The Huawei Honor is a capable device but it would definitely have a hard time dealing with its “Made in China” stigma.
Huawei is a major telecommunications player and has enough leverage to cut deals with telecoms and we’re sure it will get over the not so noble origin and turn the situation in its own favor.
The brand may not be that popular as a phone manufacturer, but Huawei are stepping up the effort in improving brand recognition as we speak, forgoing past attempts of setting up the Ideos brand as its headliner.
Huawei is yet to establish itself as a major player on the market for smartphones and that holds true Stateside too. There, the Chinese giant supplies mostly low-end, low-cost devices for unsubsidized carriers. Some of them are even sold under different names – not Huawei. The company is now looking to increase its brand awareness by offering higher-end devices such as the Impulse 4G for AT&T. The Honor has been launched contract-free on Cricket Wireless under the name of Huawei Mercury.
The Honor is a solid try in that direction – a good midrange option with some high-end specs. It’s very different from the Meizu MX in being a lot more subtle when borrowing ideas from other phones.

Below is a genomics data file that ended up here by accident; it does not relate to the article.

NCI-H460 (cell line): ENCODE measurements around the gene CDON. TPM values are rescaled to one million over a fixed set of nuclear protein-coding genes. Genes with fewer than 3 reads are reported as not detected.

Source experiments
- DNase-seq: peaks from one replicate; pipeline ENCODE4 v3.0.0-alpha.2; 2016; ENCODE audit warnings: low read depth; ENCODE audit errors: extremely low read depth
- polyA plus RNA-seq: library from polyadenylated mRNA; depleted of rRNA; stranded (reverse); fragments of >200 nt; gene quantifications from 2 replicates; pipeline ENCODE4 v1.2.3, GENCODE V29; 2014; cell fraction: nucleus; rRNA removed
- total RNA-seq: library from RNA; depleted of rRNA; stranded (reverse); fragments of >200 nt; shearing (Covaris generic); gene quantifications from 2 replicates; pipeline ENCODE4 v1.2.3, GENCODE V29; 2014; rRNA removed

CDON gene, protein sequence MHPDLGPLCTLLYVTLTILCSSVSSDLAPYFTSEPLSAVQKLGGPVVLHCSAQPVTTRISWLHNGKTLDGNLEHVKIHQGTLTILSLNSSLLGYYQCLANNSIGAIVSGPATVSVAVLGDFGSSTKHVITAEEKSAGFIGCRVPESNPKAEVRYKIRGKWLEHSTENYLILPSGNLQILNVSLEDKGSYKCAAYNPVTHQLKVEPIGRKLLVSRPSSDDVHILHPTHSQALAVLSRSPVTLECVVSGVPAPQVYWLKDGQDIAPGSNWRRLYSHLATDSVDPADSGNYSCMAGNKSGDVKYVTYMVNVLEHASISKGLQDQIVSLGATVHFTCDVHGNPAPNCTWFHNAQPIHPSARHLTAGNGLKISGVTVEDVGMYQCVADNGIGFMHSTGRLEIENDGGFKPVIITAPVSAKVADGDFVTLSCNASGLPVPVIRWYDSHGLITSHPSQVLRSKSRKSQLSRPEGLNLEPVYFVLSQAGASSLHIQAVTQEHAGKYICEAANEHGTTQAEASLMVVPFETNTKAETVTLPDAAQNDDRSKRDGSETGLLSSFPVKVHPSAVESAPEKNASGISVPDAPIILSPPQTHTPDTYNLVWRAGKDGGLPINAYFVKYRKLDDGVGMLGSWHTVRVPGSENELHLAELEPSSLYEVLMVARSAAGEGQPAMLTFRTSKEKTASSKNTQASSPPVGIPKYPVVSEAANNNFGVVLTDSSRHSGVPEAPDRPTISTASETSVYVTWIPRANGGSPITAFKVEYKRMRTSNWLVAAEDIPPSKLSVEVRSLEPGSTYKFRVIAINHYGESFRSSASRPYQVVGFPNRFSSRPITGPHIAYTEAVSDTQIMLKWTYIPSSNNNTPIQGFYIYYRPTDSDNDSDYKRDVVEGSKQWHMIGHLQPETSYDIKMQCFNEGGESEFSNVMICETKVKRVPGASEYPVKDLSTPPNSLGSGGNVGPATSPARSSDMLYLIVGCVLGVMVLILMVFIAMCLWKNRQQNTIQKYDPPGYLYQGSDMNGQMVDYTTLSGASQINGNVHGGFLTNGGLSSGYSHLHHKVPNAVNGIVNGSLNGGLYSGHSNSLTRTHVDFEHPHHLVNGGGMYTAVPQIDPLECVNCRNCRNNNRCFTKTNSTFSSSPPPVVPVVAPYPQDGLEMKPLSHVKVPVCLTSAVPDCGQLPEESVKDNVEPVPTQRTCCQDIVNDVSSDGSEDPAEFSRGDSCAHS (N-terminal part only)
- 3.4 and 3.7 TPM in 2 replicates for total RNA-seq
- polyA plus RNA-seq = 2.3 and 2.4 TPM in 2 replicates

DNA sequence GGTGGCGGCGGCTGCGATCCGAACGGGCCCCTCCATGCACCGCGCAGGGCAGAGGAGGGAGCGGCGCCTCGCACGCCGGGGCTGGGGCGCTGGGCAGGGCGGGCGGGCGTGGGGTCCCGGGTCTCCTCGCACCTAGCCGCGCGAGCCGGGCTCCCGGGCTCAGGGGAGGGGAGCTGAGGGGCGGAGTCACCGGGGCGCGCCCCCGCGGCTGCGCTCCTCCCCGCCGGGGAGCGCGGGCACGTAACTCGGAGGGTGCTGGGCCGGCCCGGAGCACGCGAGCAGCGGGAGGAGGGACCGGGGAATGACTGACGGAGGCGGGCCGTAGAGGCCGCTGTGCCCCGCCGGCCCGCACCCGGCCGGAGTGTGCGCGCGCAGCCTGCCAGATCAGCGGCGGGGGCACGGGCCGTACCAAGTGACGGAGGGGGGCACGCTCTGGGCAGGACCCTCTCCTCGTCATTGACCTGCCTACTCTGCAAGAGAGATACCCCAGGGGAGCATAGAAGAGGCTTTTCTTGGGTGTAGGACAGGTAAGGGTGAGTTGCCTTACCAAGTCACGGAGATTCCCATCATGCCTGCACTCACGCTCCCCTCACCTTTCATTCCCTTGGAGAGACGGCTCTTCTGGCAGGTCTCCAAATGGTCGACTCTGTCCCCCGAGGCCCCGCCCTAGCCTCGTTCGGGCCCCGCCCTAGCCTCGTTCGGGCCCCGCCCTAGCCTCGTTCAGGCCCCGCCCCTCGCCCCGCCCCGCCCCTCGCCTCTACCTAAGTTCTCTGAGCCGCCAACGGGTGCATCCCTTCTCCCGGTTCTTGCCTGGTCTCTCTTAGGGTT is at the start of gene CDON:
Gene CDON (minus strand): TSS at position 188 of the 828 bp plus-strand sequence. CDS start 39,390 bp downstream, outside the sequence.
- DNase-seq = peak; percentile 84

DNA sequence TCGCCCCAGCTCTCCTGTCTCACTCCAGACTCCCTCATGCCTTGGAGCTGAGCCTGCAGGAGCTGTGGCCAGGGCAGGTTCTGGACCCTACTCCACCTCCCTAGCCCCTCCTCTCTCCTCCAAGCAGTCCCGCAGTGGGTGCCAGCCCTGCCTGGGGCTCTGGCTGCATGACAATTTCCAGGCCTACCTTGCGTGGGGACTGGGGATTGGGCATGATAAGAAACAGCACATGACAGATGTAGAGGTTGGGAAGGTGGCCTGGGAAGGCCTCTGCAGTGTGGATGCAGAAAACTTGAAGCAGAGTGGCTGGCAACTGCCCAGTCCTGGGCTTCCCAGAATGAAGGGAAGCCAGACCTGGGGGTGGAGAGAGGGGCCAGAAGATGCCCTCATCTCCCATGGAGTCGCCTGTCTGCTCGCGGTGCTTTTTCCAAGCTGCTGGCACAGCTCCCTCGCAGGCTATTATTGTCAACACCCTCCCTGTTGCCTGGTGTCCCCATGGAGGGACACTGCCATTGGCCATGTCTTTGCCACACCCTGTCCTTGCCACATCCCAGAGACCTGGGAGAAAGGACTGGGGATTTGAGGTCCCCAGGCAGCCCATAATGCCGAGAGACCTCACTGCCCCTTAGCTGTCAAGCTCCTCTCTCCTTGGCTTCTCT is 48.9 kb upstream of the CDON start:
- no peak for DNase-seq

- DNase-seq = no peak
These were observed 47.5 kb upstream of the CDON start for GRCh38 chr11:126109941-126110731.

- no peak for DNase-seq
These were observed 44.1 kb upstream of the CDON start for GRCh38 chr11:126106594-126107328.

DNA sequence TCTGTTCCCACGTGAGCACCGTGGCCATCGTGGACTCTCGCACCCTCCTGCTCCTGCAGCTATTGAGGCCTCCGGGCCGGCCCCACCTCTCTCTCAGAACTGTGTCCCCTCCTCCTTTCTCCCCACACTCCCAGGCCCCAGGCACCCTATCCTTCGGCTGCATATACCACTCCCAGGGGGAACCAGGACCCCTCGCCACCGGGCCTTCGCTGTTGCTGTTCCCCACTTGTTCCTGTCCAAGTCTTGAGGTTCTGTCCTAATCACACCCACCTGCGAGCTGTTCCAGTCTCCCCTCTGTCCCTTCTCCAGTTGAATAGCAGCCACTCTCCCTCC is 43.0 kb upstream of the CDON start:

We also liked the creativity in the custom interface – it almost makes up for the tepid styling. Nevertheless we would have preferred a better camera performance and perhaps, a better quality screen.
Taking a glance at the Honor's competition you realize that Huawei have secured a comfortable spot for their device among the waves of competition. It does offer a decent package of capabilities but more importantly offers a below-$300 price range SIM-free, which is a huge plus for people with tight budgets.
The Sony Ericsson Arc and Arc S will set you back between $50 and $100 more but offer a better camera performance, slimmer design and superior displays than the Honor. What you would be sacrificing is the extended battery life of the Honor.
Samsung has a lot of devices to offer in this price range but the one that most meets the Honor on the specs front is the Galaxy W. It matches the processing power of the Huawei device and is preloaded with Samsung's TouchWiz UI, which is among the better recognizable and easy to use custom UIs out there. It does fall short of the imaging and display real estate properties of the Honor.
Finally, if Android isn't your first choice, Windows Phone offers a refreshingly different user experience. The HTC Radar is a compelling buy for the same sub-$300 price, it offers the latest WP7 incarnation - Mango, which means it's really smooth. It also has a superior build quality than the Honor. However, a 1 GHz only processor and 5 MP camera (which is not that good anyway) set it apart from the Huawei here.
If you are alright with the few hardware shortcomings the Honor presents and you get a good deal on it, perhaps the Huawei U8860 Honor is an easy pick. It’s actually a very balanced device . The company has nicely covered the UX basics by adding extra value to Android by the means of Cloud+, Huawei Music, etc.
We are yet to see how persistent the company is in supporting its products after sales by delivering timely software updates and bug fixes but the outlook is good. Huawei already teased us with a solid promise for Ice Cream Sandwich.